“Oh! You work with computers?” or “You know about computers, right?”
In many ways this has gotten worse as computers become more ubiquitous.
The person most likely to ask this question is someone for whom computers are little more than magic totems. They don’t understand them. To the extent they use them, it is like a ritual. The only way they know how to do anything is to try to repeat the exact steps they have done before. If the machine reacts in a different way than it did before, they don’t stop to try to figure out what they did wrong, they just try to find a way to perform the next step in the ritual.
So they will click Okay or Continue or “that little X in the corner that makes things go away” without reading the message, and keep clicking hoping to see the thing they were expecting to see. And thus install all sorts of malware and bloatware and other things that eventually make their computer unusable.
That’s if they have a computer and programs that they have been using.
Worse are the ones (such as the last person who spoke the dreaded sentence to me) who have bought a computer “because they found a good deal” or took a hand-me-down from a friend of a friend, and now they want just a “little” help to set it up.
The particular person who most recently did this is a musician who is a new neighbor. She stopped me as I was walking past her place and asked the dreaded question. She explained that she had become very intrigued at things that another musician she met was doing in GarageBand on his iPad. He had explained that he had “the same program” on his computer, where he could do a lot more.
So she had bought a computer at a yard sale, and wanted me to show her how to put Garage Band on it so she could do the things he did.
As you have probably guessed, if you know anything about computers yourself, the machine she’d picked up at the yard sale was a really, really old PC. Probably not even one capable of running Windows. This thing was a brand I haven’t seen in decades. It probably was manufactured in 1989 or 1990, I don’t know if it would actually turn on (I didn’t let her get me past the stage where she was pointing to it through the window where it was piled up on a table).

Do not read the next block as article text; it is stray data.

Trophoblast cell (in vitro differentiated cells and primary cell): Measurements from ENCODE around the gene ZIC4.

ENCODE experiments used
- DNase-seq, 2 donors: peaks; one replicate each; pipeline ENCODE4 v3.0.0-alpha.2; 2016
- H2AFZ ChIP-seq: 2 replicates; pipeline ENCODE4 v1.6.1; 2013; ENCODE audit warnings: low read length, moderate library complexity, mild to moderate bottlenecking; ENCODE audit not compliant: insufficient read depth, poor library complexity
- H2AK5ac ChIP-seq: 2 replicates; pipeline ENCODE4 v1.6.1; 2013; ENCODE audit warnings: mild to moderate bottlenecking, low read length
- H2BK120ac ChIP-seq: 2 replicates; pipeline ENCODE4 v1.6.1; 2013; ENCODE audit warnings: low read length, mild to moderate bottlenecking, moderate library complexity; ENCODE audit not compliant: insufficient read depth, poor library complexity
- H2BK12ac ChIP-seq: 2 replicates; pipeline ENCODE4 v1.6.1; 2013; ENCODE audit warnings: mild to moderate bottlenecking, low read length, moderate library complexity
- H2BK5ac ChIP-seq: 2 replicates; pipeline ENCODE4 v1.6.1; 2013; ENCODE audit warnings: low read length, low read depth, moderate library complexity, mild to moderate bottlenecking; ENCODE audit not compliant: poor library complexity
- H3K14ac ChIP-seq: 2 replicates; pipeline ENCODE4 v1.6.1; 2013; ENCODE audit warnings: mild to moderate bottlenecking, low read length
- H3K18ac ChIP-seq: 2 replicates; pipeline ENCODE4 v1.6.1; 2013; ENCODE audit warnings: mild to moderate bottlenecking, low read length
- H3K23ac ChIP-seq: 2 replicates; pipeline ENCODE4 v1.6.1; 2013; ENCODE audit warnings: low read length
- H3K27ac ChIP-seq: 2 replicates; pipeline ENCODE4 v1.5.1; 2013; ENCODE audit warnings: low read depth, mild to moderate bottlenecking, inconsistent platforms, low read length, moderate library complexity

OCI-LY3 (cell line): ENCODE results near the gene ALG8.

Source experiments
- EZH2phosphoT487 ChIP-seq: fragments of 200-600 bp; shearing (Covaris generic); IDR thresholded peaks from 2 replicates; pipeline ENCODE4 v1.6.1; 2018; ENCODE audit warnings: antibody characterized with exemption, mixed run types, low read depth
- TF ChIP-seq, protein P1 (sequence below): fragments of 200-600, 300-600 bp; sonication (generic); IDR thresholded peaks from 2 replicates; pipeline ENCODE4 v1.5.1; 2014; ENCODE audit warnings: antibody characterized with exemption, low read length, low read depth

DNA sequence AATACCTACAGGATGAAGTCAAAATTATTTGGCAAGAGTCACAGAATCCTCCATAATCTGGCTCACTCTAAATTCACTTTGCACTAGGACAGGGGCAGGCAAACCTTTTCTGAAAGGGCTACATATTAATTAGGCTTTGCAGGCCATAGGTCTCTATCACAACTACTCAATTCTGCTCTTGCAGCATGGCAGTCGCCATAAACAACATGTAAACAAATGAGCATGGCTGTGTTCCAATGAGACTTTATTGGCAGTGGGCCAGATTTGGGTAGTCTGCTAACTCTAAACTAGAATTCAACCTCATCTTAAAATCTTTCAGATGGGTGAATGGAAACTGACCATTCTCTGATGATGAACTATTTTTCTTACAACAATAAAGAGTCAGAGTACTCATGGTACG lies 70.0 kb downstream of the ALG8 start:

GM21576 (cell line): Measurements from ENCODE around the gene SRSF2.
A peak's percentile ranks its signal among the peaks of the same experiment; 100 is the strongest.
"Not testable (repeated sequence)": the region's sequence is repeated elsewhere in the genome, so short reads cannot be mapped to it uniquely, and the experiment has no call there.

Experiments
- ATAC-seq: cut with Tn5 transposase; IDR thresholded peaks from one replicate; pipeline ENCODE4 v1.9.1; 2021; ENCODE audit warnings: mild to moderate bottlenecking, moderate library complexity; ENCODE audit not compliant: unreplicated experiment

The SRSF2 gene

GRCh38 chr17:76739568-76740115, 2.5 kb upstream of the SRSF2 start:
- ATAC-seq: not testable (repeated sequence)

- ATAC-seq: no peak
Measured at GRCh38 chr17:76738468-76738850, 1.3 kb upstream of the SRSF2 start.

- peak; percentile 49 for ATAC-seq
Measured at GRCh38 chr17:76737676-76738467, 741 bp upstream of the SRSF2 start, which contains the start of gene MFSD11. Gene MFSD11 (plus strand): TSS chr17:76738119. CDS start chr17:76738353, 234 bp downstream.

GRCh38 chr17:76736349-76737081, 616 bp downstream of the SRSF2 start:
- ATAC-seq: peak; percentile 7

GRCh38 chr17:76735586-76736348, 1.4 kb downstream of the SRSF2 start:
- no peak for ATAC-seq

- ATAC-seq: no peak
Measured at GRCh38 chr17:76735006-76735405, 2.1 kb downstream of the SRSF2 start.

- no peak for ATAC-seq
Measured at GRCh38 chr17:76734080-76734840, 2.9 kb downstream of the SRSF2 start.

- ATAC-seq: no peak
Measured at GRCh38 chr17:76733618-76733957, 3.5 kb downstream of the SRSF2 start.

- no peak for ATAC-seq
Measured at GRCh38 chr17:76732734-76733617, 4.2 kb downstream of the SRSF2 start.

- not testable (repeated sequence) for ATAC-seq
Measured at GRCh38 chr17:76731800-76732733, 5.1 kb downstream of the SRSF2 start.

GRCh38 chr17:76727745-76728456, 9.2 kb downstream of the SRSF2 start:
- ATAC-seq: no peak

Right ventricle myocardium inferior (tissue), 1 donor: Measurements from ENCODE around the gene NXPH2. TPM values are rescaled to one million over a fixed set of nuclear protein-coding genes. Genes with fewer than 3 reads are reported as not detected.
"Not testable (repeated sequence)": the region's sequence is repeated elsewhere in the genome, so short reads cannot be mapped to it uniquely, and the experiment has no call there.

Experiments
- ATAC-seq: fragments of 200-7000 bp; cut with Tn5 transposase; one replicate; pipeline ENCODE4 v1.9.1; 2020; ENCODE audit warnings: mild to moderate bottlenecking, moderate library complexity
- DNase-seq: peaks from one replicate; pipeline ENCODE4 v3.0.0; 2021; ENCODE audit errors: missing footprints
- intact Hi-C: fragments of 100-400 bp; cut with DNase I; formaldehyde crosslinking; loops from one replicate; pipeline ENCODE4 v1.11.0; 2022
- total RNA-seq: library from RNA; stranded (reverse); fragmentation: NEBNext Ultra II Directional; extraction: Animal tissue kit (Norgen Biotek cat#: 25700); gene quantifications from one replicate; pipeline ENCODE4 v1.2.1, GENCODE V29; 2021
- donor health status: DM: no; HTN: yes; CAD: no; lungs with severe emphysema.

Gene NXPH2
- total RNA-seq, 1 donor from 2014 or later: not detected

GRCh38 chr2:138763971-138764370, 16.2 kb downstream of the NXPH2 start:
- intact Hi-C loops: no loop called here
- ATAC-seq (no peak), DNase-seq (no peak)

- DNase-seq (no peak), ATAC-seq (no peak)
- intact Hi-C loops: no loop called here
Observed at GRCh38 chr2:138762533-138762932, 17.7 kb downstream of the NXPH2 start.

I told her that any computer that old was either dead, or nearly so. That it would be nearly impossible to find software that would run on it. That GarageBand runs on Macs and iPads, only. It doesn’t run on Windows, and it certainly won’t run on DOS.
“But he told me I didn’t need a fancy computer…”
I tried to explain that she could pick up inexpensive used iMacs at several places that would run GarageBand. “But it needs to be a computer no more than five or six years old.”
She didn’t understand why I wouldn’t go into her house to look at the computer she had “just to be sure.” It didn’t have to be GarageBand, she could probably find some other music software, she said.
I tried to explain again that electronics that old fail, and because they’re so old, no one makes the parts any more. Also, none of the inputs will match any modern microphones or other accessories she would need for recording her music. And most importantly, the only software it could run (if all its parts were still working) was very old stuff that would have been sold, back in the day, on floppy disks. “Twenty-five year old floppy disks don’t work. The magnetic particles flake off. The plastic disk part loses its flexibility and even cracks and breaks.”
“I don’t mind a few cracks…”
I thought I was going to scream.
And it’s not just people buying really old (ancient) computers.
My husband works at a place that refurbishes and resells oldish computers. He frequently tells stories of people that buy a computer, then bring it back (sometimes months after the warranty period) complaining about problems that are always user error. Or trying to install something that it isn’t intended to run.
My friend, Mark, told the story of a co-worker who kept complaining about her iPod, that it wouldn’t take music from the Apple store, it couldn’t sync with iTunes, and it wouldn’t work with any iPod accessories she picked up. When he got tired of hearing her complain and offered to take a look, the first thing he said was, “That’s not an iPod.”
It was some very cheap, no-name music player. And no matter how he tried to explain it, she didn’t understand how he could claim it wasn’t an iPod. And when she was willing to admit that maybe it wasn’t an actual Apple-manufactured iPod, she still didn’t understand why it wouldn’t work with iPod things.
I suggested he should have told her that it was like this: a horse and buggy can get you from place to place on public roads not unlike a car, but if you try to pour gasoline down the horse’s throat, you’re going to regret it.
I don’t know if he ever got to use that analogy.